otherwise they will get themselves
wet. The customary chick watering
fountain Is made by inverting a bottle
or can in a shallow basin so that the
water will run out as the chicks re
It is especially desirable that all
young growing. poultry be given free
range, as there Is nio time in the life
of an animal when exercise and liberty
are so essential as during the growing
period. Chicks fromn the age of four
weeks to six months are very easily
taken care of. as practically the only
loss during this period occurs from the
depredation of thieves, human or ani-.
iual. If good rat tight coops are pro
vided which are closed at night and
fresh water, grit and hoppers of beef
scrap and cracked corn are kept before
the chickens at all times they will
thrive upon the ranch and need little
Never Learned How to Live.
There are people who go through
life looking for rlihts, and they are
necessarily misera le, for they find
grievances everywhere. One has the
same' pity for such men as for the
very poor. They are the morally Illit
erte. They have had no real educa
tion, for they have n-:ver learned bow
He- Why are you so sad, darling?
She-I was just thinking, dearest, that
this is the last evening we can be to
gether tHil tomorrow.-Chicago News.
The first sure symptom of a mind in
health is rest of heart and pleasure
felt at home--Young.
-Jane. at the table we wish to be
served with alacrity."
"Al right. mum. Will you have it
after the soup?"-London Answers.
Kindness Is the golden chafu by
which society Is bound together.
How To Ccmbat Injnos Insects.
Ciemson E.xtension Work-A rticle VII.
For the purpose of controlling them,
insects may be divided into two classes,
v:z., biting and sucking. The biting
insects obtain their food by chewing the
substance upon which tbey are feeding.
Sucking insects on the other hand ob
tain their food by inserting their beaks
into the tissues and sucking the sap.
Potato bugs or beetles are good exam
p!es of the first class, while plant lice
are good examples of the second class.
Bearing this point in mind the insecti
cides are classitied into (a) Poisons and
(b) Contact .prays. When insects eat
the foliage the plant is covered with a
poison which when taken into the stom
ach will kill the insect. As arsenic is
the principal element used in making
sprays, they are generally spoken of as
When, on the other hand. the insect
obtains its food by sucking, it is useless
to apply a poison spray because the pest
would not get it into the stomach: there
fore, another class of sprays is provided
for which kills the insects if they come in
contact with it or if covered with it.
These are known as contact sprays.
Insecticides and How to Prepare Them
for Biting Insects.
Arsenate of Lead (Commercial.)
Arsenate of lead......... ........3 lbs.
W ater...... ................. 50 gals.
HOW TO PREPARE.
Mix the arsenate of lead with a small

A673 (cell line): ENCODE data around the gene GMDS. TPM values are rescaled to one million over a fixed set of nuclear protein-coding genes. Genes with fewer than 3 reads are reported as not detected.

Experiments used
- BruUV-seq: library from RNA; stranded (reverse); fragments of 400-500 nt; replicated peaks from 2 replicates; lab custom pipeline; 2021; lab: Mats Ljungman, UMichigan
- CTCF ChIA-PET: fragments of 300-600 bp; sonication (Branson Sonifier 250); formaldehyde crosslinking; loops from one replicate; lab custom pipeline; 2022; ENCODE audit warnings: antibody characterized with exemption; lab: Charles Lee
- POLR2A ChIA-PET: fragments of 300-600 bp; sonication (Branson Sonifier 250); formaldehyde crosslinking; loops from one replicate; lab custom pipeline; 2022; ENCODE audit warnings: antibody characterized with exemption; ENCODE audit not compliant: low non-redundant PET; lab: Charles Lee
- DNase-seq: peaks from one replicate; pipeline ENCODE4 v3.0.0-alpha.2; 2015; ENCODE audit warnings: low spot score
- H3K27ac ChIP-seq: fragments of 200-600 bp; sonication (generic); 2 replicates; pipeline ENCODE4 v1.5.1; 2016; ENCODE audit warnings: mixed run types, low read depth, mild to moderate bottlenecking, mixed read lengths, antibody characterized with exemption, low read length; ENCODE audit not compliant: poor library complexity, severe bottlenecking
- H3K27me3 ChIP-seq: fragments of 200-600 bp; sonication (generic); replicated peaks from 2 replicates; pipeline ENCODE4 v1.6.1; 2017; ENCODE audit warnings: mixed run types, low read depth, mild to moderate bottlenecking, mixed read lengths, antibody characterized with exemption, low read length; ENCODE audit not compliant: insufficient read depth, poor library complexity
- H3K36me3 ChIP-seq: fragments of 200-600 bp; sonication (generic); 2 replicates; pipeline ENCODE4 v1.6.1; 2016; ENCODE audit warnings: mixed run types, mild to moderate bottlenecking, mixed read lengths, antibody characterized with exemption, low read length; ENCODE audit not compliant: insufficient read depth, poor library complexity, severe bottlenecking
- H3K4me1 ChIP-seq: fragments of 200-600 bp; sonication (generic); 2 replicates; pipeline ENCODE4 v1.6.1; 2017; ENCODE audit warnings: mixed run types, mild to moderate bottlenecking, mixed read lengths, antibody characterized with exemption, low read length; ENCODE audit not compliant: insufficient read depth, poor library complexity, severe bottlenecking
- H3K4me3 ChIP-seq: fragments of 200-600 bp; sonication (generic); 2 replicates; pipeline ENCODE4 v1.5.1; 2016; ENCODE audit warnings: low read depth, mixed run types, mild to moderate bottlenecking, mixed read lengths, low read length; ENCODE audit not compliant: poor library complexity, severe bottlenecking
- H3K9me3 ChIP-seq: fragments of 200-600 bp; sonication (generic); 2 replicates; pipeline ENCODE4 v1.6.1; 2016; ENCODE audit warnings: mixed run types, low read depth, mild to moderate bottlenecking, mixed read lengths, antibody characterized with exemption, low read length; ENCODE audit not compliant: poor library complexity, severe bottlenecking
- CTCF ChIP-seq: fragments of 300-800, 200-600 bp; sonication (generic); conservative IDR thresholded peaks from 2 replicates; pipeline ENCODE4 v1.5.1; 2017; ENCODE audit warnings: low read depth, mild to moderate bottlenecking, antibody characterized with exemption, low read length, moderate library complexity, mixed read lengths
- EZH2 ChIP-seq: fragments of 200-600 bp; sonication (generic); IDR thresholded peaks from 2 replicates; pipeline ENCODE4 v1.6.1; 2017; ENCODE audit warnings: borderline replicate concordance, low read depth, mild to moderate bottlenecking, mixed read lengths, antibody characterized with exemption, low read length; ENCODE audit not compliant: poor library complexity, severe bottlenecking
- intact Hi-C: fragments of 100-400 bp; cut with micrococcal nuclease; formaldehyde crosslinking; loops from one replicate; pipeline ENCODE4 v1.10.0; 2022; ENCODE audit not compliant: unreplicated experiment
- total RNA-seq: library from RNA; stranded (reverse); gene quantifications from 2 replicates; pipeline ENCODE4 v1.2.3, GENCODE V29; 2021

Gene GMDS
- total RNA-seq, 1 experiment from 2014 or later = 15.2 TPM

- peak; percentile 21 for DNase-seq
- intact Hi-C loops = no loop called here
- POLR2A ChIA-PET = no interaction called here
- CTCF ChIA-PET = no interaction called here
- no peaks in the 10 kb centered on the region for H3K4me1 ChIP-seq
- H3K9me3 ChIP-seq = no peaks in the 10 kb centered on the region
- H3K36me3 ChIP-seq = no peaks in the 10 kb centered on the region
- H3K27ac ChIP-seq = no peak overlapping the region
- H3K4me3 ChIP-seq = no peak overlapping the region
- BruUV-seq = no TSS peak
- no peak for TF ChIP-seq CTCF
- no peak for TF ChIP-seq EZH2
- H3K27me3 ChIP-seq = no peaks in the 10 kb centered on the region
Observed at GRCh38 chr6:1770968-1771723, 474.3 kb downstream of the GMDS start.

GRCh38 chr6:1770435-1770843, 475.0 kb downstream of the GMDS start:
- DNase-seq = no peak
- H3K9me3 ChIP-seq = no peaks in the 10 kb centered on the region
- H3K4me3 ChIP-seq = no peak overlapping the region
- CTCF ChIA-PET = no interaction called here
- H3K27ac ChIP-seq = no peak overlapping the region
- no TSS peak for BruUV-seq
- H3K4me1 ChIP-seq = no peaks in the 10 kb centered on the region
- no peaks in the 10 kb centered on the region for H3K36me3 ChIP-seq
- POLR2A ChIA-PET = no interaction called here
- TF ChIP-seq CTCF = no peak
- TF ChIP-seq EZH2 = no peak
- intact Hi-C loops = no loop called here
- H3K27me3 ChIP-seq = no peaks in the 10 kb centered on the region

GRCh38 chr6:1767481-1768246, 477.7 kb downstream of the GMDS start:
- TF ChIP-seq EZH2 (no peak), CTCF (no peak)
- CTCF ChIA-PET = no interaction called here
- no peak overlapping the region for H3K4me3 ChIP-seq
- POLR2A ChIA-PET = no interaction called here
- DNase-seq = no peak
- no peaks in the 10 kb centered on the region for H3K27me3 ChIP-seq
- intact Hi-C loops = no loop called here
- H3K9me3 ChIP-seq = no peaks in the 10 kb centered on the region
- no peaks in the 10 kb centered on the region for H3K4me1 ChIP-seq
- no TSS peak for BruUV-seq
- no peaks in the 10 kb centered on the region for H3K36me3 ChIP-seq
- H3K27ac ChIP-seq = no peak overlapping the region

quantity of water, then dilute. Arsenate
of lead may be safely used as above di
rected on all but the most tender foli
age. It is light. remaining in suspen
sion readily: is not easily washed off by
rains: and is conspicuous on the tree.
enabling the sprayer to detect any parts
of plants not well covered.
For potatoes, cotton, apples, pears and
plants having approximately the same
Paris Green. .....................1 lb.
Stone Lime ............... ... 3 lbs.
Water.............125 to 150 gals.
For peach trees and other vegetation
witn tender foliage:
Paris Green..................1 lb.
Stone Linie......................3 lbs.
Water............ .....200 to 250 gals.
HOW TO PREPARE.
Mix the Paris.Geeen with a small
quantity of water to form a paste, and
dilate this to about two gallons. Slake
the lime in another vessel, add it to the
Paris Green mixture and stir. It is then
ready to be diluted. Where the spray
mixture is prepared according to the
above directions it will avoid the forma
tion of lumms, which cannot be avoided
where the Paris Green is added to the
barrel of water in dry form. The milk
of lime inust not be omitted as this will
prevent the Paris Green from burning
PAIS GREEN DRY.
Paris Green may be applied to the
nlantr in a dry form by diluting it ten to
ifty times with land plaster. flour. road
dust, or some similar material. The ac
tion of dew and heat will dissolve the
arsenic more or less. and when Paris
Green is used in this form some burning
of the foliage ray always be expected.
There are powder guns on the market
especially adapted for the application of
the dry powder.
FOR SCUCKING INSECTS.
Kerosene... . .............. .2 gals.
Hard soap (soft woap. 1 lb.).. ..... lb.
W ater.. ............... ........1 gal.
Dissolve the soap in the water over a
fre. Remove the kettle away from the
tre, add the kerosene and agitate thor
oughly fronm five to ten minutes. This
will give a smooth, creamy emulsion
from which the oil will not separate af
ter it is left standing several weeks.
Where a spray pump is accessible the
emusifying may be done much more
quickly byv pumping the solution into it
self from 3 to 5 minutes. This stock so
ltion may be diluted to the proper per
centage as follows:
For a 5 per cent., solution, add 38 gal
Ions of water.
For a 10 per cent., solution, add 17 gal
lons of water
For a 15 per cent.. solution, add 10* gal
Ions of water.
For a 20 per cent.., solution, add 7 al
Ions of water.
1 lb., in S gallons of water.
Pare the soap with a knife into thin
shavings and dissolve in boiling'hot wa
ter. PROF. A. F. CONRADI..
S. C. Experiment Station.
Clemson College. S. C., May 14. 1910.
Dear Sir:-Will you please announce
to sour readers that I am now prepar
ing the list of places at which to hold
It is planned to hold a large number of
these institutes during J oly and August
and the endeavor will be to cover the
whole State pretty thoroughly. It is
thought b~tthat the majority of these
institutes iall be held in the rural dis
trict.s, at school or church centers, rath
er than in county seats or towns. In or
der that. I may plan the work effective
ly and economically, I will be glad to
hear from all communities desiring to